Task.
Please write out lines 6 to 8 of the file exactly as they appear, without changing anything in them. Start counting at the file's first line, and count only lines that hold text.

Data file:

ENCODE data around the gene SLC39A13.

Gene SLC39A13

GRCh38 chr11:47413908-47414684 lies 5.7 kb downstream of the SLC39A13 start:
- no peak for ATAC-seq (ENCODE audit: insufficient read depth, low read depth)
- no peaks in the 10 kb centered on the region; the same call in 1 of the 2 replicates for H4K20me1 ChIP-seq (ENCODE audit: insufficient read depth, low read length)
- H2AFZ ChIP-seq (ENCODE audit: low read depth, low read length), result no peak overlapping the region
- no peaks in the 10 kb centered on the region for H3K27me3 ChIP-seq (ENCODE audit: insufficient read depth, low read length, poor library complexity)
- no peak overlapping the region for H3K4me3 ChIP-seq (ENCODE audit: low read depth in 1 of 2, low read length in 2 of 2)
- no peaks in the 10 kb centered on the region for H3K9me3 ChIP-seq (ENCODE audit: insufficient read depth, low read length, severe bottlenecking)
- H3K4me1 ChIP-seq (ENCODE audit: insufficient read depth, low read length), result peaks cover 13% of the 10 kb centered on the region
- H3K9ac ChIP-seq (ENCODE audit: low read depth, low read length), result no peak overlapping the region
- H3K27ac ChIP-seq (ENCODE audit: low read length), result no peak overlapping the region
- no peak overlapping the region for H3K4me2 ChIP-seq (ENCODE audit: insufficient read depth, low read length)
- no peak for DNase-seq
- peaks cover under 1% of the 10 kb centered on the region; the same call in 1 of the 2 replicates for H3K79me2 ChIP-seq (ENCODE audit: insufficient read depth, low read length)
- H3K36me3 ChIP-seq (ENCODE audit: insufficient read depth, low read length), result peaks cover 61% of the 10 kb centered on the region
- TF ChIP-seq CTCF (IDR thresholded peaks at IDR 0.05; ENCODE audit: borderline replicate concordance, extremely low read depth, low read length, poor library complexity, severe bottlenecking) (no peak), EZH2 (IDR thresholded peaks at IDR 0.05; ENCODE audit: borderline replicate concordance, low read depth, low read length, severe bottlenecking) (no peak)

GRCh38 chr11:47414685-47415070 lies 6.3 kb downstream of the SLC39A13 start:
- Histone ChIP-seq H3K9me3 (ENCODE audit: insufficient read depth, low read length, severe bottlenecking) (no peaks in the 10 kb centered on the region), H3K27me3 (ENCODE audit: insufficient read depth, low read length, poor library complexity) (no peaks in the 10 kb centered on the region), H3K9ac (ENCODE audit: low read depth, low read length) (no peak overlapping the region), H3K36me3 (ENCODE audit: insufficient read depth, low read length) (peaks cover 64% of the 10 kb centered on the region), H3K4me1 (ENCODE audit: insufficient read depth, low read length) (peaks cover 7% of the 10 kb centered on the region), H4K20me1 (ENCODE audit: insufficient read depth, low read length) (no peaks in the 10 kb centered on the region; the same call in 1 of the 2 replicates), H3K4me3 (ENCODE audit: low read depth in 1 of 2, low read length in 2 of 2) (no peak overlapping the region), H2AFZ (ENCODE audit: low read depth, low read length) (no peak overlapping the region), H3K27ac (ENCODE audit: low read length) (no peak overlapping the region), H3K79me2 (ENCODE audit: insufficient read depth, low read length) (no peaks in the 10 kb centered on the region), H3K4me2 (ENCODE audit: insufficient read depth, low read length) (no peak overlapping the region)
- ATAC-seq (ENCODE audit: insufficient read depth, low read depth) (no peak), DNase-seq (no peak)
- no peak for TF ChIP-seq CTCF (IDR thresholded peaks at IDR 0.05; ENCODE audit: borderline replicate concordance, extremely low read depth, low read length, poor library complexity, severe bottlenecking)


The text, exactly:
- H2AFZ ChIP-seq (ENCODE audit: low read depth, low read length), result no peak overlapping the region
- no peaks in the 10 kb centered on the region for H3K27me3 ChIP-seq (ENCODE audit: insufficient read depth, low read length, poor library complexity)
- no peak overlapping the region for H3K4me3 ChIP-seq (ENCODE audit: low read depth in 1 of 2, low read length in 2 of 2)